DANSON: And I started to work on myself very seriously around that time, going to clinics, and I had a mentor - a psychologist and a mentor. And I worked very hard to not be that person who hid his emotions and just went out the back door. So that was all kind of messily in the press. And my parents, poor parents were going, what? You know, and I finally called them, and they were very sweet. And they came to support me and everything. But it was - the press sounded horrible. The work underneath the press was invaluable. And I'm very glad for that time, even though it was, you know, messy.

MARTIN: Yeah.

DANSON: Very messy.

(SOUNDBITE OF MUSIC)

MARTIN: We're into the second round.

DANSON: All right. Give me the title of this round.

MARTIN: Insights - things you're learning now.

DANSON: All right.

MARTIN: OK?

DANSON: Yeah. I'll pick...

MARTIN: Three new cards.

DANSON: ...Number two.

MARTIN: Three new cards. Number two.

DANSON: Yep.

MARTIN: If you got a do-over for one decision in your life, what would it be?

DANSON: Woof. I wouldn't.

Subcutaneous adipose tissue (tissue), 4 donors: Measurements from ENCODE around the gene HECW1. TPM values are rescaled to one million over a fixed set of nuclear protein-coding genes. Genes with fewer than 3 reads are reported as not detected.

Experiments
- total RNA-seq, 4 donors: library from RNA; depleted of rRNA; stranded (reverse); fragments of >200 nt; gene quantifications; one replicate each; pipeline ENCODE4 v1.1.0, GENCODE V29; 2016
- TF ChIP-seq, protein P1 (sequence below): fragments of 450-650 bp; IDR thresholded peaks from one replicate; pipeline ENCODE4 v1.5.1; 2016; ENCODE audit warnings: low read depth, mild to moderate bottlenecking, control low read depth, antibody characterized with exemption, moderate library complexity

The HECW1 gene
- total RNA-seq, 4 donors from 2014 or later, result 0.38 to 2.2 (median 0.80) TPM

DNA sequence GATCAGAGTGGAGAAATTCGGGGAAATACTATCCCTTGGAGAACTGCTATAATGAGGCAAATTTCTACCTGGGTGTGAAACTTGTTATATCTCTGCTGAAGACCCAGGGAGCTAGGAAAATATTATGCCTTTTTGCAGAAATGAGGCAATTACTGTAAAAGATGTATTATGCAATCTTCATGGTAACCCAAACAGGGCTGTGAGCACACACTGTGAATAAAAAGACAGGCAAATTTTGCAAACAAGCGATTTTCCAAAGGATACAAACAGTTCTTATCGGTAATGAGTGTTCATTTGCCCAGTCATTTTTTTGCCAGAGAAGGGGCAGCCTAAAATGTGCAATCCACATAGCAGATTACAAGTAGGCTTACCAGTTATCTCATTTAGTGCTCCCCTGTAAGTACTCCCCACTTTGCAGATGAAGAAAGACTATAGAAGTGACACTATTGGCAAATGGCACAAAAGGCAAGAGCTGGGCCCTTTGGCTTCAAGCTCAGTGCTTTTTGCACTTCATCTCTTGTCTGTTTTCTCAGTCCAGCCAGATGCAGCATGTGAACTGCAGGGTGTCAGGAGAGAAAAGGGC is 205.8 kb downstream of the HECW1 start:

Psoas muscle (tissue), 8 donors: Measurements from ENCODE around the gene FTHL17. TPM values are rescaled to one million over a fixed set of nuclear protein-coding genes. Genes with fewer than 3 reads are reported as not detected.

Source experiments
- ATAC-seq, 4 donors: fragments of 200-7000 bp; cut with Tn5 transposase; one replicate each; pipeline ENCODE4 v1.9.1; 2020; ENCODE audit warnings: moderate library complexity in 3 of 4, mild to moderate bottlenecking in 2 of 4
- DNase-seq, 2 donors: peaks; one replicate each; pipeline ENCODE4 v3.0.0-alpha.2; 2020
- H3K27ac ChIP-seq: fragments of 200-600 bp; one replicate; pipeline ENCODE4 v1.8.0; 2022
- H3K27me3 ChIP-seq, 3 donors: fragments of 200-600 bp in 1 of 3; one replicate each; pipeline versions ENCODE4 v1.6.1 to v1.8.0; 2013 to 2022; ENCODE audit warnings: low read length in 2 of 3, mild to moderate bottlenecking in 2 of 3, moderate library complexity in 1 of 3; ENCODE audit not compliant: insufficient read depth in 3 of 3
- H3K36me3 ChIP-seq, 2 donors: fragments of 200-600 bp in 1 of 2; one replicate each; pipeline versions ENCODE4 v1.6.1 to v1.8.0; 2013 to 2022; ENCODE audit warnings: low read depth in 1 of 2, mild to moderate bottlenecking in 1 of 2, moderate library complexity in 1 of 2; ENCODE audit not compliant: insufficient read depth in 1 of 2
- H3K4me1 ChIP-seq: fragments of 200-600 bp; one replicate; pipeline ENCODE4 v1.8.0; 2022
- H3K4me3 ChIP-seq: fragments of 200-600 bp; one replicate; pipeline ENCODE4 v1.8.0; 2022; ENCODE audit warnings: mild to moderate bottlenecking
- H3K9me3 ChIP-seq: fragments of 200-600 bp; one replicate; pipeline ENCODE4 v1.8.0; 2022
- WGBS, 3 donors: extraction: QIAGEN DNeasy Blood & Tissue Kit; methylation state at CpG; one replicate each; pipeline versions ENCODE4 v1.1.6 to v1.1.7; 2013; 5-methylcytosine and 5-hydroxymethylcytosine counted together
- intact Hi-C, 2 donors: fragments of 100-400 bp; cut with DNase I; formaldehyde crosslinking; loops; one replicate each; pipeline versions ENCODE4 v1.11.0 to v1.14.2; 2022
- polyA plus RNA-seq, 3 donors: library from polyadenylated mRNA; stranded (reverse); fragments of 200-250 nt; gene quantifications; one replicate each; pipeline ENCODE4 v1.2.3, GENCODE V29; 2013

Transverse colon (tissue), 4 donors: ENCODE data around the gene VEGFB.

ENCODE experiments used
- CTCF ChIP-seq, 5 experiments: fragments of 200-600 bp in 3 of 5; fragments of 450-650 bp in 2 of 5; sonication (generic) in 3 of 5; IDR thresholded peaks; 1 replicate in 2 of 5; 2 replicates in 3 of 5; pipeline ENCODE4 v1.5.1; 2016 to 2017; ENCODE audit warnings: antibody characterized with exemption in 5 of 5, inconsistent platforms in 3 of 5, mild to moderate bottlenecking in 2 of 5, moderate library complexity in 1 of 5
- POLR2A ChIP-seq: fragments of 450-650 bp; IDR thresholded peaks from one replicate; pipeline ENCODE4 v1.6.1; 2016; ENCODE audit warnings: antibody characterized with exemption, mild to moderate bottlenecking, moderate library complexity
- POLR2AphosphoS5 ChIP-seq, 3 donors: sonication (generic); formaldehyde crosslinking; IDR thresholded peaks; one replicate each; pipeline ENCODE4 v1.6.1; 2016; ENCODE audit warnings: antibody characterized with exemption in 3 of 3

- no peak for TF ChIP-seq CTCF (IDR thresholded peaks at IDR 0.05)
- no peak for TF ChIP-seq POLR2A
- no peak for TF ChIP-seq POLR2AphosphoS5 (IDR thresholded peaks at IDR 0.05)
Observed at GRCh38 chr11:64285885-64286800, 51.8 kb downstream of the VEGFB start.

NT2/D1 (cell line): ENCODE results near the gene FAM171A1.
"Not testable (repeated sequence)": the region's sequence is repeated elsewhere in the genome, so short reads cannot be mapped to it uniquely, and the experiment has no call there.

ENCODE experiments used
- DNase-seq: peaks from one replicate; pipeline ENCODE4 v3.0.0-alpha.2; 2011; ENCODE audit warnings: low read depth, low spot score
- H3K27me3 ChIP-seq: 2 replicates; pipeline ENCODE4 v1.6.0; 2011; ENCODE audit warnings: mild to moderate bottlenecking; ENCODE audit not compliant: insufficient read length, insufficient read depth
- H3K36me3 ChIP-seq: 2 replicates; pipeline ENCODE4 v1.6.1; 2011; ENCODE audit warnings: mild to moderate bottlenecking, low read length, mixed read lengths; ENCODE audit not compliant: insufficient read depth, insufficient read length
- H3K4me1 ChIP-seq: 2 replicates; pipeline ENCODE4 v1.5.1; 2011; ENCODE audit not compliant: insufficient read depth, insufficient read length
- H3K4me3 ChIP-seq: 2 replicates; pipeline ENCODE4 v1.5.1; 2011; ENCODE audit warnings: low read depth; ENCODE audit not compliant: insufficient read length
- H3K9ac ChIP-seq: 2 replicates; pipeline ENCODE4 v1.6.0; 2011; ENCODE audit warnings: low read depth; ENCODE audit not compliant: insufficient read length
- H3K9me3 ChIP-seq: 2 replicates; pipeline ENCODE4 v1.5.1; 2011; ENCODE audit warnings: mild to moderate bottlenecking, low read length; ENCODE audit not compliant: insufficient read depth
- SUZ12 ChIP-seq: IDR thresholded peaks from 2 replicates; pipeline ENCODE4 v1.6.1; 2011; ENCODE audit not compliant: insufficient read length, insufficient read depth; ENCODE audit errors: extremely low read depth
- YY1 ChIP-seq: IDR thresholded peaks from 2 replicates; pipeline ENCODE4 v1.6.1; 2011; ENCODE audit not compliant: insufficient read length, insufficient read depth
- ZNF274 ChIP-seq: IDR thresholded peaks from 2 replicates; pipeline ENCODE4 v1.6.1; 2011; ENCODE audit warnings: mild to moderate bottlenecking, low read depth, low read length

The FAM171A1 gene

MARTIN: You wouldn't do over.

DANSON: I wouldn't look for a do-over. No, I wouldn't. And there are things that I'm deeply embarrassed about...

MARTIN: Well, if - it came to you...

DANSON: ...Ashamed about...

MARTIN: ...Automatically.

DANSON: Yeah.

MARTIN: OK. Say more.

DANSON: Because if I did something over - I'm being a little bit tricky here. But if I were...

MARTIN: I know. You're being a little tricky.

DANSON: Then I'm - you know, if I did something differently and I took a different path, I wouldn't be with my wife, Mary Steenburgen, so...

MARTIN: I know. I get that. But I also think that it is - I think people get hung up on, I have no regrets because if I did anything differently, I wouldn't be who I am today.

DANSON: All right, but let's...

MARTIN: But there are things I definitely wish I had done differently.

DANSON: Oh, me too. But that - you know, that's numerous. I probably can look back at this podcast and pick one...

MARTIN: (Laughter).

DANSON: ...That I wish I hadn't done. I have cringers. I am - you know, I am horribly embarrassed about many things. And it's cringeworthy. You know, but that's my life.

MARTIN: Were you always so accepting of that? Or has that been an evolution for you to look back at your life and those mistakes and embarrassments and errors and say, it's OK?

DANSON: Well, I wish I hadn't become a liar and walked out the back door, you know, early in life. I wish that hadn't been me. But even your wounds you kind of have fondness for. If you've gone through them and lived through it and, you know, acknowledged it and, you know, made amends and all of that stuff, then you don't want to not have those in your life. Although they're horribly cringeworthy...

MARTIN: Yeah.